Who am I? Why am I here?


#1

In the 1992 Vice-Presidential debate, Adm. James Stockdale, who was Ross Perot’s running mate, introduced himself by saying, “Who am I? Why am I here?” It was a rhetorical question that got a great reaction from an audience that up to that point had very little information to go on about the candidate, although he did not perform well thru the rest of the debate. Still, it was the most memorable statement of that event that I continue to think on even to this day. I do hope to leave a better overall impression with the membership here.

I have lived in the general area of Charlotte, North Carolina for over twenty years. I moved here from Georgia looking for a job in the IT industry, found that, and also settled down and got married. I have been a Libertarian since college, both philosophically and a member of the political party, even running for partisan office three times since 2000. I have been directly involved in both county and state parties and participated in petition drives to get the state party recertified before we got the retention laws changed.

That covers the “Who am I?”, at least in broad strokes. As for, “Why am I here?”, I became interested in the forum after following @jonstokes on Twitter. While I don’t always agree with his proposals, I think its important to have a site where we can hash out these kind of policy discussions in a civil, measured tone. Twitter and Facebook just are not suited for that task.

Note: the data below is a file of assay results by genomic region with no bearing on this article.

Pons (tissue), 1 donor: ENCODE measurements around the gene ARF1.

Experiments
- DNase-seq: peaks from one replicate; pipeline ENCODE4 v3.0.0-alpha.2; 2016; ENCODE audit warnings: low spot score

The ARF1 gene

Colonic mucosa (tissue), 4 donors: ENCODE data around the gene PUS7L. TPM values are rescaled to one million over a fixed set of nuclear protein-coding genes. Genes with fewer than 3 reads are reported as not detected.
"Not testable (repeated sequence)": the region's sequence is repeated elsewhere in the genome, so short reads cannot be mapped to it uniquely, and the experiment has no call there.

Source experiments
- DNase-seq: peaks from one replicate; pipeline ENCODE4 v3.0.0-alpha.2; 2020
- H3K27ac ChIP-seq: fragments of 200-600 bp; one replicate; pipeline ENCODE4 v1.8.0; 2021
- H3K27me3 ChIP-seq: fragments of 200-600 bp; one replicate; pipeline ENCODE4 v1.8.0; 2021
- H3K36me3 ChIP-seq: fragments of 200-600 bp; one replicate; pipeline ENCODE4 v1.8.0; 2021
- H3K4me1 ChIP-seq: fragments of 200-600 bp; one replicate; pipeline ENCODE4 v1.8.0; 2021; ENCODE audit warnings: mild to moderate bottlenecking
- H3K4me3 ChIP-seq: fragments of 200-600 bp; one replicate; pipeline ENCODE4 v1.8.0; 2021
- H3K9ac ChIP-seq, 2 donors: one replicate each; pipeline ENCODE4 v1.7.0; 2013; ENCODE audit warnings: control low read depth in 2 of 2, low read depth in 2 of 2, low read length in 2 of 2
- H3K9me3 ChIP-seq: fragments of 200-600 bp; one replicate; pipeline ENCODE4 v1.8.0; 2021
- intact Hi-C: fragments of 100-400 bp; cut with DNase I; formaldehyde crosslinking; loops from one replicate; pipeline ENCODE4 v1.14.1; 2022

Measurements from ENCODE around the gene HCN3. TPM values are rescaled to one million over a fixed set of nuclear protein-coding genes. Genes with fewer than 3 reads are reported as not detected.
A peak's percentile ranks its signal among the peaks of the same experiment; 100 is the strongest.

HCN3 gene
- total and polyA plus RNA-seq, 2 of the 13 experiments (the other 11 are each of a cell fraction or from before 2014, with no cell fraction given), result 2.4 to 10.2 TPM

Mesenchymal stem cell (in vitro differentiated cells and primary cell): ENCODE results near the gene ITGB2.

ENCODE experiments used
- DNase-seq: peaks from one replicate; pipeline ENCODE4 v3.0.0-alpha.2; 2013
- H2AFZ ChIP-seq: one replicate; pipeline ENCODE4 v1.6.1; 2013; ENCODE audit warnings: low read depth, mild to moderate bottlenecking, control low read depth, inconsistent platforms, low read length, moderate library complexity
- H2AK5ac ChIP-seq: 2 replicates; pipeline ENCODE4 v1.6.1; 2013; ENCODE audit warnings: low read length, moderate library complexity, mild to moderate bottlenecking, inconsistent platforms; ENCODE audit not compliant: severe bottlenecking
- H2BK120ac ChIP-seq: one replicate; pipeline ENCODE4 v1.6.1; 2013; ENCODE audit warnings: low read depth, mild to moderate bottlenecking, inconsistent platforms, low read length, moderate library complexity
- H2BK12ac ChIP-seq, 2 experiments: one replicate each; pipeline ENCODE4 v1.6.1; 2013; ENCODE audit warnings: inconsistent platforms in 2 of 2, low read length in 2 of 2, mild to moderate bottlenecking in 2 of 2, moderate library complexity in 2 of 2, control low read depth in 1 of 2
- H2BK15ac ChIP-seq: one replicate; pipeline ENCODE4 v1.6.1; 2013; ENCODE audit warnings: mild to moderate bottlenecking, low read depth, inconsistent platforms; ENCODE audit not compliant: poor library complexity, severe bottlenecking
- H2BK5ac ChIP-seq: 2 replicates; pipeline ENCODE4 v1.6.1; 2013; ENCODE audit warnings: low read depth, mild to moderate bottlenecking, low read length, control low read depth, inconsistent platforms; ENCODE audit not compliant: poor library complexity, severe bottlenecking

I’m interested in science, technology, and outer space. I love both good science fiction and horror stories. But one topic has motivated me more than any other over the past 30 years I have been politically active, and that has been the defense of our fundamental right of self defense as expressed in our Constitutional right to keep and bear arms.

Even while in high school I was reading my father’s subscription of the NRA’s American Rifleman magazine. Going into college, I joined up with the student marksmanship club. I watched and read and listened to everything I could surrounding the debates over the Brady Act and the Assault Weapon Ban in the early 90s, and I wrote and spoke out against then whenever I could. I even played a tiny, tiny part in the move by the Georgia legislature to clarify their concealed carry laws in the mid 1990s. As the new millenia was coming around, and I was moving from GA to NC, I celebrated as the Brady waiting period gave way to the instant background check, and crime fell. The Assault Weapons Ban sunsetted after 10 years, and crime fell. State after state transitioned from no concealed carry to may issue to must issue to, in a few cases, not requiring a license at all, and crime fell. The Heller and MacDonald cases were won in the Supreme Court, and crime fell.

I admit it takes no small amount of hubris to think one more small voice can make a difference in the cacophony of opinions that blares out from all side on this and every other topic these days on the internet. I certainly won’t be as well remembered as Adm. Stockdale, infamously or otherwise. Yet I do hope to be able to at least positively add to the debate, and if I can get just one person to reevaluate their support for gun control, I’d consider that a success.